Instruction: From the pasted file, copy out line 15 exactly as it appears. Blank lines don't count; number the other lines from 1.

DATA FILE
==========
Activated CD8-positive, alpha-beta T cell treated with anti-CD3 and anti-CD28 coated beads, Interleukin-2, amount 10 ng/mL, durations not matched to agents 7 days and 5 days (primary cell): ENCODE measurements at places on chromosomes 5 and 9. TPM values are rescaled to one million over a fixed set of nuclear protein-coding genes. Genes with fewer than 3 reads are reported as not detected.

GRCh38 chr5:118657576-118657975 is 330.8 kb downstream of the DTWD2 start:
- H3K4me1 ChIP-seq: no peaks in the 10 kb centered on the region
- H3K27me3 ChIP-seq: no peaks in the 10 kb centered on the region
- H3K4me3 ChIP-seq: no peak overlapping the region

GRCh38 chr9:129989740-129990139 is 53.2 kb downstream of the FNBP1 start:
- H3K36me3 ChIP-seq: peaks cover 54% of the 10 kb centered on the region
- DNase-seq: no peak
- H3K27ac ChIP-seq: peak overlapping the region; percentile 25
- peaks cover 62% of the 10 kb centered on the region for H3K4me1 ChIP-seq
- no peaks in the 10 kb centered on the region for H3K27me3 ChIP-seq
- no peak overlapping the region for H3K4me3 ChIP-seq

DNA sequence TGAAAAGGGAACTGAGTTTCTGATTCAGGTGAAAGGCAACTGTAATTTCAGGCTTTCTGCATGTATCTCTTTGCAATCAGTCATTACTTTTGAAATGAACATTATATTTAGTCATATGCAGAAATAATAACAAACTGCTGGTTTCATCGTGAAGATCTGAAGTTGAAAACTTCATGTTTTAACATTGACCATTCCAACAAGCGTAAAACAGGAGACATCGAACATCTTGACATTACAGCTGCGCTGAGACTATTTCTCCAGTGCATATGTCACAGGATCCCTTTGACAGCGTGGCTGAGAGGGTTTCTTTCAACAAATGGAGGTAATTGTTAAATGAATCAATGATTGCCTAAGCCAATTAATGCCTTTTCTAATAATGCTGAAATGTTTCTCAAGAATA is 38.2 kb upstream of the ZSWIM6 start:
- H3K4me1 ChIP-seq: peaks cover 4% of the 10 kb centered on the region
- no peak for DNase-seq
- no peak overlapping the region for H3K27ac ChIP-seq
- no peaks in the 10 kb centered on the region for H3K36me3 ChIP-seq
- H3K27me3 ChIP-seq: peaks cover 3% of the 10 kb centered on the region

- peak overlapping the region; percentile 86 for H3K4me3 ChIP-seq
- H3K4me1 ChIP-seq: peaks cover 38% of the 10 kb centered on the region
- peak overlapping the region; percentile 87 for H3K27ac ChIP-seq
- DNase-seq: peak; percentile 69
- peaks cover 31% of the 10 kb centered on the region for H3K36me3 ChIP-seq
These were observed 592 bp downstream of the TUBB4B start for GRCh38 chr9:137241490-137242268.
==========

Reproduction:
- no peak for DNase-seq